Freshly opened late August, Villa San Francisco is pursuing its programming of micro-residencies named “Hatch Series” curated by Candace Huey (Galerie Re.Riddle) to support the local art scene in these extraordinary times.
The series invites local artists to create, produce, and engage with the audience through e-events.
Villa San Francisco is currently hosting a highly intriguing pair of artists collaborating under the name ALEXANDMUSHI. There is no typo here or a missing blank between their names. They are Alex and Mushi but they are working in such a symbiosis that one word says it all.
And it’s hard to put them in a category. Photographers, performers, conceptual artists. They do it all and keep on exploring many disciplines in parallel.
Alex and Mushi spent only two weeks of residency at Villa San Francisco, and they didn’t resist exploring three of their favorite disciplines: performance involving their own bodies, collaborative writing exercise, and dialogue with another duo of artists.
The driver of all their various forms of art is definitely dialogue. “We are in conversation all the time” says Alex. Dialogue happening between bodies, words on a sheet of paper, dialogue with, or without verbal conversation; “never stop exchanging” seems to be their motto.
Their work is spot on with the Villa San Francisco charter that is “to engage artists and communities in a dialogue wide-open on the future”.
They met by chance in 2015 while Mushi was doing a residency in Sausalito and Alex working on a project after being kick-out of her San Francisco studio.
Alex was so upset about the lack of an affordable studio, she decided to set up her camera on sidewalks. She created the “portable studio” concept that she shifted to different cities sidewalks around the world. The goal was to take pictures and footage of people who would “dialogue” in this portable white box for a few minutes but without talking or touching each other.
Mushi found the project so much in line with his own artistic research, that they decided to do it together.
Alex and Mushi are both intrigued, maybe even obsessed, by the dialogue in all its shape, and the body dialogue in particular.
And it’s soon after that the idea of their “chair conversations” launched.
One is sitting in a chair, and the other moves its partner’s body according to his/her willingness. Check the video below, it’s really puzzling.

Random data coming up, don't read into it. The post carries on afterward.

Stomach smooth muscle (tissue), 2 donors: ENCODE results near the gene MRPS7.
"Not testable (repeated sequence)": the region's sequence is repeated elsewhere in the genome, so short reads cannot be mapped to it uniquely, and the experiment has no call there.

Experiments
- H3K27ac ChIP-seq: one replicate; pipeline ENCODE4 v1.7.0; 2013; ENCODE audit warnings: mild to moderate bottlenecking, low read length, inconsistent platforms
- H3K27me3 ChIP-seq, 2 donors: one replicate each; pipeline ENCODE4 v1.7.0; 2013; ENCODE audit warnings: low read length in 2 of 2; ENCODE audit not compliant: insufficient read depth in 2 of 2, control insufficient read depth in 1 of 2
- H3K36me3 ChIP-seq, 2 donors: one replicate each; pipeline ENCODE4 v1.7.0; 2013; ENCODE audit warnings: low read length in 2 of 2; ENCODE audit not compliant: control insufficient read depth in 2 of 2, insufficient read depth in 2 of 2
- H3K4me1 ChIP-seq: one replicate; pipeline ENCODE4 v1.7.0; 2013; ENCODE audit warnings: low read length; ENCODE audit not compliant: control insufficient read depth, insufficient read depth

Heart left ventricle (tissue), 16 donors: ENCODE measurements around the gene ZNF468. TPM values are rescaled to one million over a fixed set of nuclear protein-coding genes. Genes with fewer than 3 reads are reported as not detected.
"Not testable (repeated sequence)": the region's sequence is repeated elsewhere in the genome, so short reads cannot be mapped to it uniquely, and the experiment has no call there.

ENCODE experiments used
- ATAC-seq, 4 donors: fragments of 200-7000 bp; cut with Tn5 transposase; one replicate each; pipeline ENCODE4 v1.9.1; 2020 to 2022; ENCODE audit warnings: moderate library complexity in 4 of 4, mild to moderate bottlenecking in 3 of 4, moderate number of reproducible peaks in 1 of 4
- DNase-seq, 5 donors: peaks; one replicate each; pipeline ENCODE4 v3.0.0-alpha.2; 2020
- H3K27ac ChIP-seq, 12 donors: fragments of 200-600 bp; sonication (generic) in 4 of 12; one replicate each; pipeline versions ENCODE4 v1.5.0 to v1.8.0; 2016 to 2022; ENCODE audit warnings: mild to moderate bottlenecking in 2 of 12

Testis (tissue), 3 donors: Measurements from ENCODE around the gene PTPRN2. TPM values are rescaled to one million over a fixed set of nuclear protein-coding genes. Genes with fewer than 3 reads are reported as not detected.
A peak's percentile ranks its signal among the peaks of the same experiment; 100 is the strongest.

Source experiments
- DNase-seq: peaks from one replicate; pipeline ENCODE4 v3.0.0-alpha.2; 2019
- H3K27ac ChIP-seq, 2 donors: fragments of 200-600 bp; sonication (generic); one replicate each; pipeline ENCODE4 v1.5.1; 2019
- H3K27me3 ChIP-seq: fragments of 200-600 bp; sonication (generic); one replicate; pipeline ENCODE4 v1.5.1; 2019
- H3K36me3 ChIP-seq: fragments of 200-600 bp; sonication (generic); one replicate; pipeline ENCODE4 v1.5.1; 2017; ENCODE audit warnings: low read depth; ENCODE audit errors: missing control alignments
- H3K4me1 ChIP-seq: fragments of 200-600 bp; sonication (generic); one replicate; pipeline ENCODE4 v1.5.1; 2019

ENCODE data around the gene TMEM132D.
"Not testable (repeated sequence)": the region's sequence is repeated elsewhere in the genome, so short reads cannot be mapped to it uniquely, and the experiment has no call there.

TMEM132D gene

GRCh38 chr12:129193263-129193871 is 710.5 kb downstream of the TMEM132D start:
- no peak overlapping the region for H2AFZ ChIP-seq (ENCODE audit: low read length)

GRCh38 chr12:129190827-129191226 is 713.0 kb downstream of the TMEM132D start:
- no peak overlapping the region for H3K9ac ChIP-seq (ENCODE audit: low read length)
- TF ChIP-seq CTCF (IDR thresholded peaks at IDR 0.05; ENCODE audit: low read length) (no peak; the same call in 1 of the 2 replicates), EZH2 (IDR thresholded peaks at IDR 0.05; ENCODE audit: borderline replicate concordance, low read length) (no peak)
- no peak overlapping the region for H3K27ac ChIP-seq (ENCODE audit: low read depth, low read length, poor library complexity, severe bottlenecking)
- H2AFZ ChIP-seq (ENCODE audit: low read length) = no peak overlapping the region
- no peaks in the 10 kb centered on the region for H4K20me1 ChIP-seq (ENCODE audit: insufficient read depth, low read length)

ALEXANDMUSHI: A collaboration between artists: Alex Nichols & Mushi Wooseong James
Among other things, this project highlights an incredible level of trust between Alex and Mushi. And the most surprising is that it is not choreographed… This is totally improvised. It could even be assimilated into a meditation session for each of them.
One last thing about their work is their desire to document what they are doing by writing about it. For the last five years, they both journal about what they feel during the session of the “chair”. But during all those years of practice and performances, they never shared their journal with each other. It will happen one day and they will see how their thoughts change over time. Do they understand each other better now than five or three years ago?
A few “snapshots” from Alex and Mushi…
How did you live the COVID lockdown?
“At first, we couldn’t see each other. It turned us back to one of our earlier projects when one of us was in San Francisco and the other in Seoul. Back then, we had a project called “still conversations” where Mushi would take a photograph of himself in his chair and I would copy that position in San Francisco.
During two months of COVID, we invited the public to do the same through Instagram and copy each other’s position. If you see me in my chair and copy my position, you are inhabiting my body for a minute. That is a very nice way to be present with your own body and to be with somebody in thought”.
How do you envision your art post COVID?
“Everybody has to rethink how they will re–engage with people because they need human contacts. We want to make our art participative, we want to interact with people. We are working on a website open to the world where people could participate from around the world.
What’s special about the Villa San Francisco space?
Alex: “Thanks to the tree right in front of the window, I feel like in a birds nest”
Mushi: “It’s both a vibrant and very restful environment”.
How are you connected to France?
“We have been introduced to Villa San Francisco by the gallery re-riddle. We are doing another collaborative work with two French artists, Martinet and Texereau. They are currently based in Paris and we want to start a conversation with them about their collaborative work. They are drawing together on the same sheet of paper. We are trying to explore how to build the bridge of collaboration, merge two identities into one”.
Top of your mind, who is your favorite artist right now?
“There are so many… but we like the work of the sound performers Jorge Bachmann and Kevin Corcoran
Where can we see your work and follow you?
Villa San Francisco was made possible by the collaboration of the Cultural Services of the Embassy of France in the United States, the Institut de France, the Consulate General of France in San Francisco, and the French American Cultural Society (FACS) but also supported by local partners such as UC Berkeley, and generous donors.